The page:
When more than 1,800 baby Lesser Flamingos were abandoned by their parents due to a severe drought at the Kamfers Dam in South Africa in 2019, the National Aviary’s Teri Grendzinski was among the first to arrive on the scene. Teri Grendzinski made the journey to South Africa equipped with medication and veterinary supplies, arriving at the Southern African Foundation for the Conservation of Coastal Birds (SANCCOB), one of the rehabilitation locations that had taken in hundreds of chicks.
With more than 25 years of working with flamingos, and experience hand raising flamingos at the National Aviary, Teri was equipped for the task. She lent expertise and support to the emergency evacuation and rehabilitation effort to save the helpless chicks.
While at SANCCOB, Teri’s experience hand raising flamingo chicks and working with flamingos for over 25 years came in handy. “I trained many volunteers on feeding techniques for the baby flamingos, I helped to optimize the room temperatures for the chicks, and helped determine appropriate bathing pools so they were high enough to meet their natural bathing behavior needs but not so high that they couldn’t step in,” she said.
Using these best practices learned over decades of the National Aviary’s work with flamingos, Teri worked alongside SANCCOB staff and volunteers from around the world to raise as many health young birds as possible to be released back to viable flamingo colonies.
The task was daunting. Baby flamingos are fragile. They have very specific care requirements—from temperature, to food volume, to food type, to exercise for their long legs. Some chicks needed intensive care.
Teri dove headfirst into the work, helping to prepare a special formula that was fed to the chicks every three hours. To help set the chicks up to be released back into the wild when they’re older, Teri wore pink compression stockings on her arms while hand-feeding them—the bright pink color looks similar to the neck of an adult flamingo.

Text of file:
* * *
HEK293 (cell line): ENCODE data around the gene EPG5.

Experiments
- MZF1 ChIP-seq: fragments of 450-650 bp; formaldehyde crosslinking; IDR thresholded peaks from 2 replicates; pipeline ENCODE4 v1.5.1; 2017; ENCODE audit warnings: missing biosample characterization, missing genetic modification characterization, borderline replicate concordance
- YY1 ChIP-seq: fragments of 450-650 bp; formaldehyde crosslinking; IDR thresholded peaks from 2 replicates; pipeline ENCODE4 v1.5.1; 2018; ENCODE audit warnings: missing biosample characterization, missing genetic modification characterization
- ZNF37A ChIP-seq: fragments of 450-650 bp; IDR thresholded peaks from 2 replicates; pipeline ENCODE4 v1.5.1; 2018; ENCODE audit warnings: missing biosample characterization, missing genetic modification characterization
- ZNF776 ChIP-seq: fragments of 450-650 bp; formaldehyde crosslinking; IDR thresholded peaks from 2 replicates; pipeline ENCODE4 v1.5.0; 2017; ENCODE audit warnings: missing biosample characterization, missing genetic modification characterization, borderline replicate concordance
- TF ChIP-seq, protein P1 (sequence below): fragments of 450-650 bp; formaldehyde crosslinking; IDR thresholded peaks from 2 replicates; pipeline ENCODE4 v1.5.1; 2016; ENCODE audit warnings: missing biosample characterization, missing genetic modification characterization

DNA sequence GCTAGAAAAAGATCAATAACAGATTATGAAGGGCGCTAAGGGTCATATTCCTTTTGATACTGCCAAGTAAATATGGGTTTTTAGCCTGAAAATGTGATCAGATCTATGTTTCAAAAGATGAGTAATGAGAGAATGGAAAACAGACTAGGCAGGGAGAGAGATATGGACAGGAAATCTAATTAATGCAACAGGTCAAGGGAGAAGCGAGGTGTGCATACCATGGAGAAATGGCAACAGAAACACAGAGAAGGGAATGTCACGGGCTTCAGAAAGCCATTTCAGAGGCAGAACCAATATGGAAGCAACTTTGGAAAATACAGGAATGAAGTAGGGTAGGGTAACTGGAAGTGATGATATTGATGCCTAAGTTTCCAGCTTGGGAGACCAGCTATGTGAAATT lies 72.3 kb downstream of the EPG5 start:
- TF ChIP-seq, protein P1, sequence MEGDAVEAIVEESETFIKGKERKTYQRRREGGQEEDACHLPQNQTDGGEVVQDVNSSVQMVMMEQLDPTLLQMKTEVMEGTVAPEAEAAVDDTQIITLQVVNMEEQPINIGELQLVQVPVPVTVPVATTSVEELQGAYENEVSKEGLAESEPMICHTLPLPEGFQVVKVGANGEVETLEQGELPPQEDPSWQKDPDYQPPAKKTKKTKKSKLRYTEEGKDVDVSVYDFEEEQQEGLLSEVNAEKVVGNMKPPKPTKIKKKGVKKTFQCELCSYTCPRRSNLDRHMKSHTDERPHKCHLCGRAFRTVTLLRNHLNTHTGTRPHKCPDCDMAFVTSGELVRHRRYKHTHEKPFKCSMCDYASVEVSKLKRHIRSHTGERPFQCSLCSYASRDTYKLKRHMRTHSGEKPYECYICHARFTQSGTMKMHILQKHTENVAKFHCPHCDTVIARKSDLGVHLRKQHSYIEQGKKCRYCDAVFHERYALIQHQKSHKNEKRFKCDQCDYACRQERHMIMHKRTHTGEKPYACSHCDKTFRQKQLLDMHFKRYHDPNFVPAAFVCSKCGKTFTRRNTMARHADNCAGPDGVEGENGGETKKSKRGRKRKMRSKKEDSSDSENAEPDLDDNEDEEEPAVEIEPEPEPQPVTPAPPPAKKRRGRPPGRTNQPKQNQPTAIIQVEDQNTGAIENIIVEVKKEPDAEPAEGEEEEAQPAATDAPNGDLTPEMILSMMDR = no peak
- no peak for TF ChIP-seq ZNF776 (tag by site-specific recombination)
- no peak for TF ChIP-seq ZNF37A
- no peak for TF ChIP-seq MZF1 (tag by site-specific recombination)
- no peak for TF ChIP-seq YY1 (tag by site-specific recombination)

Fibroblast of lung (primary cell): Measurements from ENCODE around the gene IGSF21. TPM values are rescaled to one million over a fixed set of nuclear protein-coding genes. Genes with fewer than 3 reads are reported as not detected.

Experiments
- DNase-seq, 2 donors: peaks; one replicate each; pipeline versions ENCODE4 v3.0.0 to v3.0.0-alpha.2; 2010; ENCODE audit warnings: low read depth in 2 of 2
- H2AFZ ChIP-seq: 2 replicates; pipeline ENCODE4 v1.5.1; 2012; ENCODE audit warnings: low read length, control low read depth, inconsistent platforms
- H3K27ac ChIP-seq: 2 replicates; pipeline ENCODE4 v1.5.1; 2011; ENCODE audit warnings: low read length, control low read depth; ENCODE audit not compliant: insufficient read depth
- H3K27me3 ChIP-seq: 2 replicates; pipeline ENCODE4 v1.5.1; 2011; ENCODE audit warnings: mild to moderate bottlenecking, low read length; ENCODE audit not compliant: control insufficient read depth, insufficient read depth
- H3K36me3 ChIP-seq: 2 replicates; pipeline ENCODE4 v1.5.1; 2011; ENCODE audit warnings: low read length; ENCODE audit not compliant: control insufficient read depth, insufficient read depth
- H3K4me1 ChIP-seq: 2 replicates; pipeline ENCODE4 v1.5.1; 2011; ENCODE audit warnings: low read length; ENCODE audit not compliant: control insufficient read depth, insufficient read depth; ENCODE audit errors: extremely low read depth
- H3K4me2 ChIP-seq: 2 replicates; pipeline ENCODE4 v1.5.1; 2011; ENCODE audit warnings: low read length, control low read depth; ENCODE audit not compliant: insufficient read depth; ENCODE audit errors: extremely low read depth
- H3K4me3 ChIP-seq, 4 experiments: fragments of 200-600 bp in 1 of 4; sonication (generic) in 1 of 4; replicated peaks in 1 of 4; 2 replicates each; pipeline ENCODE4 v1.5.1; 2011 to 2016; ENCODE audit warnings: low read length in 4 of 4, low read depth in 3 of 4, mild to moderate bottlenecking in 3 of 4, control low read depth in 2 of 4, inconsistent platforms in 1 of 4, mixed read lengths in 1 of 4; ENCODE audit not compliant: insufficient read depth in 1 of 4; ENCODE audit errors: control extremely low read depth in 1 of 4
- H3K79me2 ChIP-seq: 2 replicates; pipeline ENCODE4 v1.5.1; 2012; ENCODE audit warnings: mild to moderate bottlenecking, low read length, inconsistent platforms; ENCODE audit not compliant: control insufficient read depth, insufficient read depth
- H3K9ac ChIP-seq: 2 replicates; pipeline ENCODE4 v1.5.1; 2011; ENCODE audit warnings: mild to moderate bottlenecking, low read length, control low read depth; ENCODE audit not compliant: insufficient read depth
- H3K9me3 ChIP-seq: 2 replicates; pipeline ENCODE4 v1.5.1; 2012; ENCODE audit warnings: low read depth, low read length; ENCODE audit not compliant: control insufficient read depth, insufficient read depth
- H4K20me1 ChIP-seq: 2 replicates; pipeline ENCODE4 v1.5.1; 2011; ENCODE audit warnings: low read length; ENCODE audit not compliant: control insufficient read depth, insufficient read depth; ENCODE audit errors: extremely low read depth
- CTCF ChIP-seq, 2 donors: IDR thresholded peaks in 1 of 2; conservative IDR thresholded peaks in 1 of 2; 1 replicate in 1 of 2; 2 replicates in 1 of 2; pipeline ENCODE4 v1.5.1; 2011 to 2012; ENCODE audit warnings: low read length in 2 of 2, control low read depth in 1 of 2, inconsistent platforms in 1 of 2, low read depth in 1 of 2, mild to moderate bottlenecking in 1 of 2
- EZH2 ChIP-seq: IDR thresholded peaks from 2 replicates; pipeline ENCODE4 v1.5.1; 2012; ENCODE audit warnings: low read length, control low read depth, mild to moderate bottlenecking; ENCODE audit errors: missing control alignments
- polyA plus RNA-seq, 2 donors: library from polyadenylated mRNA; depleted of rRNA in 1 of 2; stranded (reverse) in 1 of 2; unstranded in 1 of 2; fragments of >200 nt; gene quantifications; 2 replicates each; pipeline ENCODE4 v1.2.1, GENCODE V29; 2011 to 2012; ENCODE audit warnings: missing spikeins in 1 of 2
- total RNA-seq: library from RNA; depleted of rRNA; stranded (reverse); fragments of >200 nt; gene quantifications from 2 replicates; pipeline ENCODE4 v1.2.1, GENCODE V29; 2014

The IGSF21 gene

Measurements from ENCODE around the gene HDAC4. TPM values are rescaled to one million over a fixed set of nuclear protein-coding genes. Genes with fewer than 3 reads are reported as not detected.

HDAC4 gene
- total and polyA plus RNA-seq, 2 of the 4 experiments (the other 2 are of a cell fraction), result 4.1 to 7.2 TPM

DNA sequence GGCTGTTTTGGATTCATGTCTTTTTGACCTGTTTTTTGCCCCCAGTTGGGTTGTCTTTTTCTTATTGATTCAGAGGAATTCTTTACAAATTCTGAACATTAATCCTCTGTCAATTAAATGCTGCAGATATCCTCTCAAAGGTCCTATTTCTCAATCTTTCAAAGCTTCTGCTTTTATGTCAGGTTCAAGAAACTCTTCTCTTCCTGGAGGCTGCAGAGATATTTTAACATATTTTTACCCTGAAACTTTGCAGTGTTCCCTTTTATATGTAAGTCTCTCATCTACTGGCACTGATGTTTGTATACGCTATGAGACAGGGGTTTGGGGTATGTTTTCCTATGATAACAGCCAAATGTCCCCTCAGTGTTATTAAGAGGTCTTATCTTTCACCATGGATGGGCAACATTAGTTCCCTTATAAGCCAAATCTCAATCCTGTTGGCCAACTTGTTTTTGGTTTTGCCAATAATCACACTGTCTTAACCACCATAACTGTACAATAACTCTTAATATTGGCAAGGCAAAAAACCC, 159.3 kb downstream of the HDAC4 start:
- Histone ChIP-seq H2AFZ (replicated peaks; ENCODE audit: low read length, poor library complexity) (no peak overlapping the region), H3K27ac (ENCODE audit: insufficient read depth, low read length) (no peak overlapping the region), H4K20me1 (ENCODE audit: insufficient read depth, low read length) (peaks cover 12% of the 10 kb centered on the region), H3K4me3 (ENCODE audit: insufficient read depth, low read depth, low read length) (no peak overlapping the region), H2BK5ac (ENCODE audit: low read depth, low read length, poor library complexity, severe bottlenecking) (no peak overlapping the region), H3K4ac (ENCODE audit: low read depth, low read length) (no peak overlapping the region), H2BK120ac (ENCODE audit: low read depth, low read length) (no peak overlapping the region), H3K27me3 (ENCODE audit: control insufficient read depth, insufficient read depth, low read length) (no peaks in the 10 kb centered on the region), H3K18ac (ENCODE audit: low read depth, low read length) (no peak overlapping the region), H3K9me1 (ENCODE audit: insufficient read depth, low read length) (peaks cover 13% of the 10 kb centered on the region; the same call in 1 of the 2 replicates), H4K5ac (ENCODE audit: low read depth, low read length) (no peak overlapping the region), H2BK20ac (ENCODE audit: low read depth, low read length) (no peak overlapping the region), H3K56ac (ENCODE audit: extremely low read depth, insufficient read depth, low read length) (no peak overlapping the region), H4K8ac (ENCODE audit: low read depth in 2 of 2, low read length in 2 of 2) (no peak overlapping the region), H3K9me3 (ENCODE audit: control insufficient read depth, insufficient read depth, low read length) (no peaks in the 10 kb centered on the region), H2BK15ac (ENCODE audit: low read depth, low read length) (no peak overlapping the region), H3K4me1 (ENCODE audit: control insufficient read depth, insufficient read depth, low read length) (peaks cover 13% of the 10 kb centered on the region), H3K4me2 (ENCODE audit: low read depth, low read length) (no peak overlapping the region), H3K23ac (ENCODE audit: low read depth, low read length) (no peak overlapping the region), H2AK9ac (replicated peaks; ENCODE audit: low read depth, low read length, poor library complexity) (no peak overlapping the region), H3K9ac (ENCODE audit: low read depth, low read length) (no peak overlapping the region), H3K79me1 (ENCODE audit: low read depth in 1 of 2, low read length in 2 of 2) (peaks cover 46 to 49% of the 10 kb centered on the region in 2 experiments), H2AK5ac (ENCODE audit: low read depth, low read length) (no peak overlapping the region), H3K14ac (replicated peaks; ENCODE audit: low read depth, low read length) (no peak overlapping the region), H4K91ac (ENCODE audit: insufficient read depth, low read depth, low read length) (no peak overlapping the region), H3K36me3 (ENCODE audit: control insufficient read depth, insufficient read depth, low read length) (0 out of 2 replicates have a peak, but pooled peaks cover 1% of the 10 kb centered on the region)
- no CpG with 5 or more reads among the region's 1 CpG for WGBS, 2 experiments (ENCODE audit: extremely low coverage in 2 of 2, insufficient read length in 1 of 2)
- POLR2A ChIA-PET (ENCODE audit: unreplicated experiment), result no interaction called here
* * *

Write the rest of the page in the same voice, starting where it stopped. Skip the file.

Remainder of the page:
Flamingos have very long legs and need space to move so their legs can grow and develop properly. As the chicks grew, Teri and the team rearranged their workspace and set up large outdoor areas for them, using heat lamps to help the chicks stay comfortable when the weather got cold and windy.
With care and time, the chicks thrived, and many were able to be released back into the wild. Of the experience of caring for the chicks during this emergency situation, Teri said, “This experience was so many things for me. It was overwhelming, exciting, exhausting, fulfilling, and so much more. But above all, so rewarding.”
The rescue of these vulnerable flamingo chicks demonstrates the value of collaboration. “The team I worked with in South Africa is amazing. We all worked together, sharing our knowledge and experiences with each other, to provide the best possible care for the chicks,” Teri said. “I know that because of our individual and collective expertise and hard work, we gave the chicks the best possible chance.”
Visit American Flamingos at the National Aviary in the Wetlands habitat!